There seem to be few controversies with more staying power than microwaving food and nutrition.
The argument centers on zapping food and losing nutrients, but science says otherwise. Sometimes anti-microwave advocates argue microwaves are even unsafe.
“Whenever you cook food, you'll have some loss of nutrients," says registered dietician and certified food scientist Catherine Adams Hutt. "The best cooking method for retaining nutrients is one that cooks quickly, exposes food to heat for the smallest amount of time and uses only a minimal amount of liquid."
Microwave cooking meets those three criteria.
Vitamins C and B12 degrade quickly when a food is heated. Other nutrients, though, may benefit from the rise in temperature. Carotenoids, antioxidants found in vegetables like carrots and tomatoes, increase when the proteins that bind them break down during microwave heating.
There is some confusion over when and where the controversy started, but it’s perpetuated by natural food experts who claim microwaving will deplete your food of nutrients while also changing it’s molecular structure in dangerous ways.
“A large part of all the microwave alarmism today can be traced back to a single story that was spread on the Internet until it went viral and was eventually accepted as factual,” Tom Venuto writes at Burn the Fat Blog. “It’s the story of the infamous ‘Swiss research’ done by ‘food researcher’ Hans Hertel, who allegedly performed his own private study to see how microwaved foods affected the results of blood tests.”
Yet, millions of microwaves have been used by billions of people for many years, which places the controversy somewhere on the same shelf with the continuing argument over fluoride in water that millions of people consume. You may have an opinion on that as well. Many people still do.
Many scientists believe that microwaving food offers health benefits, but there is a loss of nutrients connected to the amount of water used to cook the food. But microwaving in the right container (with a lid) cooks from the inside out and relies on steam and very little added water.
“A fast and convenient way to steam vegetables, microwaving can help people retain more water-soluble nutrients often lost when drowning vegetables in water and cooking them too long,” says Caroline Kaufman, a registered dietician nutritionist based in Los Angeles. “Microwaving also helps preserve heat-sensitive nutrients like vitamin C due to a faster cook time,” Kaufman said.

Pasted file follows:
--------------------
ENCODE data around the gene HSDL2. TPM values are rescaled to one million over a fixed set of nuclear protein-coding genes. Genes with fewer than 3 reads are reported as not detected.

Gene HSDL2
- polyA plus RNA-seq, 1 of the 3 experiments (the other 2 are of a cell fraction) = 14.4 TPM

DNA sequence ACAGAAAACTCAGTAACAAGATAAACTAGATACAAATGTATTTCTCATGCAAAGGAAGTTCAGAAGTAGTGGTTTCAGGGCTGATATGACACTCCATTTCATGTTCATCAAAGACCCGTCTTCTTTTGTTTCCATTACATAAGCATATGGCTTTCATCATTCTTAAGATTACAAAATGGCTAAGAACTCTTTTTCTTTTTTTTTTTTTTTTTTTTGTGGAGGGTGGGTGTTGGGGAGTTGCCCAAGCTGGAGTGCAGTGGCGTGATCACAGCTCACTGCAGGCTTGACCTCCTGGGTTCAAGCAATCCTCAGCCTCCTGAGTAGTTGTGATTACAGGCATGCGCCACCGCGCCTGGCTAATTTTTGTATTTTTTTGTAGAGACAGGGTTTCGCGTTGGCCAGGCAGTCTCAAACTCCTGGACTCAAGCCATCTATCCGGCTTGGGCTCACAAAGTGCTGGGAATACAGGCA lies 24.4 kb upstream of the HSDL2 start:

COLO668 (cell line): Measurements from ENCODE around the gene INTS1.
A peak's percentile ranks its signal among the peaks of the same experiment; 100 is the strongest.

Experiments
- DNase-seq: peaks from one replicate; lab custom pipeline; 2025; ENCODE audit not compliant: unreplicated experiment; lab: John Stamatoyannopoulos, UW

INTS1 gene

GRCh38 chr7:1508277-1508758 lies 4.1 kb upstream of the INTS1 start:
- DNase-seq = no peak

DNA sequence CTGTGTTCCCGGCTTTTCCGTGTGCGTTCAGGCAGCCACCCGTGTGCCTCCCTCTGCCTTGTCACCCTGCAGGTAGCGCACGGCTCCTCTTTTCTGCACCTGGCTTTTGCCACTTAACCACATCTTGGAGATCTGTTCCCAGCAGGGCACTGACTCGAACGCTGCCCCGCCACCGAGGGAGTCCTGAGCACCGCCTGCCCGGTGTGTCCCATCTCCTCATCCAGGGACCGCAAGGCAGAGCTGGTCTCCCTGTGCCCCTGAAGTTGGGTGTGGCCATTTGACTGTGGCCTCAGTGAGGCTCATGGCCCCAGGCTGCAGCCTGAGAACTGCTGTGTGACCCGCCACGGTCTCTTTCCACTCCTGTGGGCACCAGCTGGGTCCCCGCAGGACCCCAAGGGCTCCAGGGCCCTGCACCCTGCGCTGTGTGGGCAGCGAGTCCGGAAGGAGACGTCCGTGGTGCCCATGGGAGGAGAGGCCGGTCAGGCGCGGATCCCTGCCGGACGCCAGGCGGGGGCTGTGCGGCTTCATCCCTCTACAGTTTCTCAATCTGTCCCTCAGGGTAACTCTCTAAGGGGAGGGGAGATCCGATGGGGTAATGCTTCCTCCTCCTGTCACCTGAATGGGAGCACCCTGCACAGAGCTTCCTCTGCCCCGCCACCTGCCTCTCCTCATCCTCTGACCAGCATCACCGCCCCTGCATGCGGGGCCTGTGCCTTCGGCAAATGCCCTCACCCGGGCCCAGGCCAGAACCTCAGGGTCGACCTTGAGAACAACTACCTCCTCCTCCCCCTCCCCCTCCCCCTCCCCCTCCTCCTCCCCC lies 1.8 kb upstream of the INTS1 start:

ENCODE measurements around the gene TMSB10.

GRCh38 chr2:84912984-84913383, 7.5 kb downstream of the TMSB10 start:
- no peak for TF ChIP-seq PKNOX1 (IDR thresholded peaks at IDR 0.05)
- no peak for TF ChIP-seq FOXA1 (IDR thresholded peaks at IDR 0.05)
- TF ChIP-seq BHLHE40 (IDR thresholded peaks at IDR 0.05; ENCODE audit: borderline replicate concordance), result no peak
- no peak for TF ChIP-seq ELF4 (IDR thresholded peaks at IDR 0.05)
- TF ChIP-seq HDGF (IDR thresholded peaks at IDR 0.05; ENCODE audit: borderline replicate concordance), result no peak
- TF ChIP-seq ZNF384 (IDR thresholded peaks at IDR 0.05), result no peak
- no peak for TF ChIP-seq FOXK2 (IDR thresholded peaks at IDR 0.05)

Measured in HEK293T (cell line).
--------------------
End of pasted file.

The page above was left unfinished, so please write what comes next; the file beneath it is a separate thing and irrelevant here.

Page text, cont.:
Microwaving meat instead of pan-frying or grilling can also “substantially” reduce the formation of chemicals (heterocyclic amines HCAs and polycyclic aromatic hydrocarbons PAHs) that cause cancer in animals, and “may be linked to colorectal, pancreatic and prostate cancer in humans,” Kaufman adds.
Research from the University of Oslo found that microwaving or steaming carrots, spinach, mushrooms, asparagus, broccoli, cabbage, green and red peppers, and tomatoes “led to an increase in the antioxidant content of the foods (in that the antioxidants become more available for absorption),” writes New York city nutrition expert Mike Rousell.
More research shows that lycopene, the antioxidant that gives tomatoes and watermelon their red color, is better absorbed by the body “when it’s consumed in cooked or processed tomato products — salsa, spaghetti sauce, ketchup, etc. — rather than fresh tomatoes,” Rousell writes.
The moral of the story here is to hold onto your convenient microwave, learn what foods are best to cook in it, use the right container and a lid that facilitates steaming — and don’t douse the food in water, which actually does remove nutrients.
November 30, 2016
Christopher Nystuen, MD, MBA